|Tourism in Nepal
its relatively small area, Nepal has varied geographical features that
include mountains, mid hills, valleys and plains,
etending from the Himalayan range in the north to the Indo-Gangetic lowlands
in the south. The diversity of its physical features ranges from dense
forests and marshy grasslands in the Terai to green paddy terraces
in the middle hills and wind-swept deserts and snow
capped peaks in the high mountain areas.
The country is endowed with
hundreds of streams, rivers and lakes, including several glacial
lakes in the Himalayas. The remarkably wide altitudinal variations,
and diverse climatic conditions and vegetation types and wildlife,
support a wide range of habitats with populations and sub-populations of
species isolated by ridges and valleys.
the tourism activities in Nepal, trekking, mountaineering, motor biking and rafting have been the major
cause for pressure on the natural environment.
In the early days, tourism
in Nepal was mainly concentrated in the Kathmandu valley and only a few
mountaineers visited the Everest and Annapurna regions. These areas continue
to be popular destinations and a relatively large number of visitors travel
to these areas every year-Annapurna area, Everest
region and Langtang region account for the majority of tourists either visiting for trekking or mountaineering. Most of trekkersvisited Annapurna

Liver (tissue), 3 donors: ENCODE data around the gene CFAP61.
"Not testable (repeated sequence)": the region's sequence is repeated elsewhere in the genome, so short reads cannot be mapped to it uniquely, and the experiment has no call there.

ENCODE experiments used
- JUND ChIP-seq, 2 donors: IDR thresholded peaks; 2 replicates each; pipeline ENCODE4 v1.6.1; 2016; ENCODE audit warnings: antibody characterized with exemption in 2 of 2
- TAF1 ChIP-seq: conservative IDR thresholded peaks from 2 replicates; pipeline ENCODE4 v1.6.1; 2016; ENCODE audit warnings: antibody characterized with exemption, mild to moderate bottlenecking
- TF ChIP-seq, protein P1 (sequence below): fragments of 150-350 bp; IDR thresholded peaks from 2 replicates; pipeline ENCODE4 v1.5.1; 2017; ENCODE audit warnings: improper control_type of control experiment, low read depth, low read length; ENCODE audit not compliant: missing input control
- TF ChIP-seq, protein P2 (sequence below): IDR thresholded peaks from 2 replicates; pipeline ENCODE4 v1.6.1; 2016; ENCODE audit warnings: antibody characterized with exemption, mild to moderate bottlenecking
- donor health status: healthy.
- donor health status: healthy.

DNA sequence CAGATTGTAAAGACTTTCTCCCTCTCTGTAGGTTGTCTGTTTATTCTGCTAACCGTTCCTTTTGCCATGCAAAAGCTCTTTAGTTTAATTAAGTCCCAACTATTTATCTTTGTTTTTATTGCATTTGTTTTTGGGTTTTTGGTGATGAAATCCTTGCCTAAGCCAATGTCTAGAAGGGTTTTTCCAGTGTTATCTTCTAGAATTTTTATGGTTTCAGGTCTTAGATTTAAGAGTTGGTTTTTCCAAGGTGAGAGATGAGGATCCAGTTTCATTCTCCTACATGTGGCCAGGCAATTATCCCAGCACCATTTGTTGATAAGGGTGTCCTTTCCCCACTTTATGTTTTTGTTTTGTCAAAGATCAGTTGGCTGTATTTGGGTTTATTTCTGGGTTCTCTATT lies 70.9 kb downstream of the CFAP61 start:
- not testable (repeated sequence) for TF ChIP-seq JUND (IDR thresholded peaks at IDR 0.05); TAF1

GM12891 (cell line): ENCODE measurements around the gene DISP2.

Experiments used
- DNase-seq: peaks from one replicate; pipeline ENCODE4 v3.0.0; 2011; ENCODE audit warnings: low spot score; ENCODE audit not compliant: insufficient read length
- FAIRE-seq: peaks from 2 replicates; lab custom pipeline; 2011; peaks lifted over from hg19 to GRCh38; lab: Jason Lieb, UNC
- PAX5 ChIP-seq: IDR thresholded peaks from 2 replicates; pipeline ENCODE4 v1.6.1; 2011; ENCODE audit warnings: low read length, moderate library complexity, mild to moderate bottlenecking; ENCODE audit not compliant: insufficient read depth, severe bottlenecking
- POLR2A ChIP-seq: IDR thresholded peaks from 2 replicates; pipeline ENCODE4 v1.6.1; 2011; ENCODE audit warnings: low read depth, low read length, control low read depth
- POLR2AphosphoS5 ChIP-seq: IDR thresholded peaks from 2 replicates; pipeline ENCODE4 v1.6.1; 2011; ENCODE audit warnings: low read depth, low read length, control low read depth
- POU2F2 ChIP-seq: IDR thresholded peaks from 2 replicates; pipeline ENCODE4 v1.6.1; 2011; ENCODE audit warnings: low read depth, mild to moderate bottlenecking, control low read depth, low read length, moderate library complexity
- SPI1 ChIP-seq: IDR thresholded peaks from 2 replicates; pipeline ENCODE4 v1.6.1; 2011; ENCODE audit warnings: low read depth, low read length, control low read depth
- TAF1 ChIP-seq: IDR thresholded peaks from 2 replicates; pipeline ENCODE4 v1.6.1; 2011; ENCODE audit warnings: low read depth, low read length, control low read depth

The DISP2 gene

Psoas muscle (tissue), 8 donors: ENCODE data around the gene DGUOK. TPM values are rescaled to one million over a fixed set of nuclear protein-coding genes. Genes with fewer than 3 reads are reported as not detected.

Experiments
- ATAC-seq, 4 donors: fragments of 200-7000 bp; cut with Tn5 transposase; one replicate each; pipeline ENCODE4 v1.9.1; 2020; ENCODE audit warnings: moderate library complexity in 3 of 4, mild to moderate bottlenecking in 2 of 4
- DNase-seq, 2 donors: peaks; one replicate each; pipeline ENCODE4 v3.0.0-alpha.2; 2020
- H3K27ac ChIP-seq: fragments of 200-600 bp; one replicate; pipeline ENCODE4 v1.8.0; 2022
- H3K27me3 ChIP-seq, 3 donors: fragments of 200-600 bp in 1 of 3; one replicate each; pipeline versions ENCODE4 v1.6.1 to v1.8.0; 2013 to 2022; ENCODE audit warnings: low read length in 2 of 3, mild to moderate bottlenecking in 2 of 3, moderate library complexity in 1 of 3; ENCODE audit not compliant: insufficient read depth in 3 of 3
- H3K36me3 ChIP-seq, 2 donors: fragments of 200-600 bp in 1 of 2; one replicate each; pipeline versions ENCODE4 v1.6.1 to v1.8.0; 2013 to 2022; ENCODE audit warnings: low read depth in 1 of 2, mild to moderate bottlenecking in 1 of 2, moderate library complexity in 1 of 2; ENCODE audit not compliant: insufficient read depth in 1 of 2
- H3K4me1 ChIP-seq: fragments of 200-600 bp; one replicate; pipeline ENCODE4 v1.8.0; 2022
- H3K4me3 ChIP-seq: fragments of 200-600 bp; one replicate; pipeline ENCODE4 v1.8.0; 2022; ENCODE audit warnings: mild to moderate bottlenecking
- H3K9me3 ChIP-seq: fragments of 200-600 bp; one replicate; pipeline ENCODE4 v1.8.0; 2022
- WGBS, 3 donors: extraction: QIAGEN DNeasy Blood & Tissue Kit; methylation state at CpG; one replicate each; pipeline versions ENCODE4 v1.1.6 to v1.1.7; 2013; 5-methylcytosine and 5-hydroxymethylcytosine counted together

National Park is another important tourist destination in Nepal.
Rivers in Nepal offer great rafting opportunities although they are prone
to pollution with the disposal of untreated sewerage and effluent. Rafting
tourism too is concentrated in a few rivers, like Trisuli, Sunkoshi,
Bhotekoshi and Seti.
excessive concentration of visitors in a few tourist centers or locations
carries with it the risk of eceeding the carrying capacity of the local
ecology. This is sensitive because higher concentration in only some places
increases pressure on resources in that particular settlement and moreover
such tourism does not become salutary as it restricts the flow and spread
of benefits to a few settlements only. Due to the climatic conditions,
tourists in the high altitude areas demand firewood. For instance one lodge
in the Everest region uses
up to four times as much fuel-wood in a single day compared to a farm household.
It also signifies increased pressure on the infrastructure and resources
as well as aggravated environmental problems in tourist centers and along
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